*rec'd copy of Gen Westy to Mearns congrat TWX on battle 26-27 May [General William Westmoreland, COMUSMACV) to Major General Fillmore K. Mearns, CG, 25th Division message quoted above]   

Strength [MTOE authorized for combat elements in field]
 A    100 [182]
 B    130 [182]
 C    125 [182]
 HQ 120 [194]
 total   475 [740]
 Rec'd letter & tape ML - ltr Pop & Shirley. Sent ML tape. 

This is the diary's first entry about field strength; there will be  many more. Field strength - in today's terminology, "boots on the  ground" - was always a matter of critical concern to me. Without  sufficient combat troops in the field, mission accomplishment was in  jeopardy.

The battalion's main fighting strength were the 3 rifle companies and the Reconnaissance Platoon (included in the HQ figure above.)

Each  rifle company was authorized 6 officers and 182 enlisted men.(see May  14 diary entry in Prelude for details.) Of these, the XO, first  sergeant, supply sergeant, supply clerk, armorer, and company clerk  would normally be in a rear area such as TNBC. This left a theoretical  182 "boots on the ground" in the field. As the figures above show, such was not the case.

An  observer might ask the reasonable question: "Where were they all?" The  answers lay in USA manpower policies and the flow of combat events.

Rifle companies never were at their authorized strength. The replacement stream was always behind in filling the ranks.

Replacements were assigned to companies upon arrival at Cu Chi, the Division HQ.  Before reporting to their companies, they underwent 7 days jungle  warfare training.

From those assigned, evacuated WIA and KIA reduced the strength but replacements did not appear in a timely fashion.

Assigned but not available for field duty were: recuperating and hospitalized WIA; men going on, or returning from R & R leave; and those going on sick call or medical appointments.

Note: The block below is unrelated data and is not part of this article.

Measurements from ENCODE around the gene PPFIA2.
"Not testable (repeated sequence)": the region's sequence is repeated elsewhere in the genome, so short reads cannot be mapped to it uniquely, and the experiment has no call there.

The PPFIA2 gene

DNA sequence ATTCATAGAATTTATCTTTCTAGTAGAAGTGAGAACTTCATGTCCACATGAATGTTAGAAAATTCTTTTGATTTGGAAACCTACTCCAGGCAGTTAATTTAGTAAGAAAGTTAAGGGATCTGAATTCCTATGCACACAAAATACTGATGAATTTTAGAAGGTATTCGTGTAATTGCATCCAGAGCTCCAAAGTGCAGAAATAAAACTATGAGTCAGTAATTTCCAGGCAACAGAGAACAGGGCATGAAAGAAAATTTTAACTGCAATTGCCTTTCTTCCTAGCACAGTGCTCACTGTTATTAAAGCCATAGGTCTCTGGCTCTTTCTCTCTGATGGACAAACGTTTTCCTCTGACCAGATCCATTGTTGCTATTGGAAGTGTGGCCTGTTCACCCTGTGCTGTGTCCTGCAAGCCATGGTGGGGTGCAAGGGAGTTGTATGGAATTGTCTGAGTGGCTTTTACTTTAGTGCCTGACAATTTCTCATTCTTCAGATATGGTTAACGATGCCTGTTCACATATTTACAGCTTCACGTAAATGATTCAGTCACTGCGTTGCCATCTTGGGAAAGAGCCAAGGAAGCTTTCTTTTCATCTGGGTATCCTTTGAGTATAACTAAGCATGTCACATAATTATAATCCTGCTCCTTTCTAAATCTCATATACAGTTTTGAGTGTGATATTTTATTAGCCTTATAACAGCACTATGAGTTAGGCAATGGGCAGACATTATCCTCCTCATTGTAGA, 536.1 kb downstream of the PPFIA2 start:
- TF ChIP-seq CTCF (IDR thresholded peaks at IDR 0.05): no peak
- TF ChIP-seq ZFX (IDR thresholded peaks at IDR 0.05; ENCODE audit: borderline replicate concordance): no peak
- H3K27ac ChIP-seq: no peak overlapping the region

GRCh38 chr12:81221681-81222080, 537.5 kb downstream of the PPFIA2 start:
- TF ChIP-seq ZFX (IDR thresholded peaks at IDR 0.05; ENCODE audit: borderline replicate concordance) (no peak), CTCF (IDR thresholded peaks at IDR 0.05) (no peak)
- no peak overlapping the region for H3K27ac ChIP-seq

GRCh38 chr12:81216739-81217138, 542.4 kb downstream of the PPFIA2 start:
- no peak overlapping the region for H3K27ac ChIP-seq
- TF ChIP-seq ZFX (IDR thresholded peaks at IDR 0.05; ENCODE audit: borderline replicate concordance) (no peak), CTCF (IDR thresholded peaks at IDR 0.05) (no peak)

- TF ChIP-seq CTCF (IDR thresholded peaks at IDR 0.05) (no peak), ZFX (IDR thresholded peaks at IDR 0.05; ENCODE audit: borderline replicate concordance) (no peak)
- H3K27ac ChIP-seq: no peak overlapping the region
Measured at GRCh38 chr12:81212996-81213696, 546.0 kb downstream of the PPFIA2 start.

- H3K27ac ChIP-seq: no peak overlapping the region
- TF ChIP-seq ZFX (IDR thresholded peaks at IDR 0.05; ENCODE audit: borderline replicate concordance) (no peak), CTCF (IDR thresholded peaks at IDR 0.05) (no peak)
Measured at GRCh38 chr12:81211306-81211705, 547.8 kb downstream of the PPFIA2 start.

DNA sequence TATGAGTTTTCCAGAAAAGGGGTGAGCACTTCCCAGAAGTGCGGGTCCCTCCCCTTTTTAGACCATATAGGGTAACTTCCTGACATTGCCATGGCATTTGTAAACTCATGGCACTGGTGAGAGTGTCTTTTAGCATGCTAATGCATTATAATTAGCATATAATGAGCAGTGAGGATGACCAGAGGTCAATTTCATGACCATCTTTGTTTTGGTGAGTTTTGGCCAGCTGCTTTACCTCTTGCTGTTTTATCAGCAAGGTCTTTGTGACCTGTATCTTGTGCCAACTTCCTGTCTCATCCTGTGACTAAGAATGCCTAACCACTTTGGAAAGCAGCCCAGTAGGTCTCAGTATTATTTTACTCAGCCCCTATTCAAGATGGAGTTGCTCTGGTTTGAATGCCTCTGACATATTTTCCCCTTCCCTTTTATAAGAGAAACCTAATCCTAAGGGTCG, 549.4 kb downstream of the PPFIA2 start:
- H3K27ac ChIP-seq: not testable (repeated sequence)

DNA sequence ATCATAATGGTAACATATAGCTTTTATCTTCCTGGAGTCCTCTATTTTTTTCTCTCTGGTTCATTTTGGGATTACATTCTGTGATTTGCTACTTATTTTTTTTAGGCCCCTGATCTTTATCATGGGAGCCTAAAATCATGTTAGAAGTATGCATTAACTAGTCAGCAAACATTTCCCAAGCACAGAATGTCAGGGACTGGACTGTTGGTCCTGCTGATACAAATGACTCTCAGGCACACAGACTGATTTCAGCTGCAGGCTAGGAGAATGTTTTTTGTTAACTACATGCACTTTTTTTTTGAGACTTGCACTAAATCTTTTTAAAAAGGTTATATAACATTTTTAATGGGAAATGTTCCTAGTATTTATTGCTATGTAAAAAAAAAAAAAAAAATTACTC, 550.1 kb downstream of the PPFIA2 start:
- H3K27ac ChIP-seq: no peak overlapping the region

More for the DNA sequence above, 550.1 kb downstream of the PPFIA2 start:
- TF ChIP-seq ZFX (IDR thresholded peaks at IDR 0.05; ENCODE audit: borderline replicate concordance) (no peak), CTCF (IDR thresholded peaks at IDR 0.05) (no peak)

The  bottom-line effect was that on any given day, only 60-70% of assigned  combat troops were available in the field. Pragmatically, this meant  that a rifle platoon leader would have only 26-30 of his authorized 43  available for combat duty. And after a series of combat actions, some platoons would be down to 20 men    

4 June - [Field strength] 545. Quiet nite. Flap with Grecian Jigger [radio call sign of unknown unit] coord  attack. 3 company RIFS. No results. Visited TSN PX. Briefed companies  on air mobile tomorrow. No mail. Wrote ML & Father. Sent Gopher [a close friend] a get-well card. 

Although my diary entries contain no mention of it, the 4/23  obviously had received orders to conduct airmobile (AM) operations. This  was to be a BIG change for virtually everyone in the battalion since no  one had ever done this, at least in a combat mode.

The  probable cause for this change in operations was the increasingly  negative effect of the monsoons on track operations in the Saigon area. We could no longer  operate with impunity on dry rice paddies and narrow dusty roads. The  deep mud prevented cross-country movement in areas where 2 weeks  previous we had no trouble. Although later diary entries show we  continued some mounted operations, it was clearly time for the Tomahawks  to "learn how to fly!"    

Cliff Neilson
Mohawk 6
May-Nov 1968
Illegitimi nil carborundum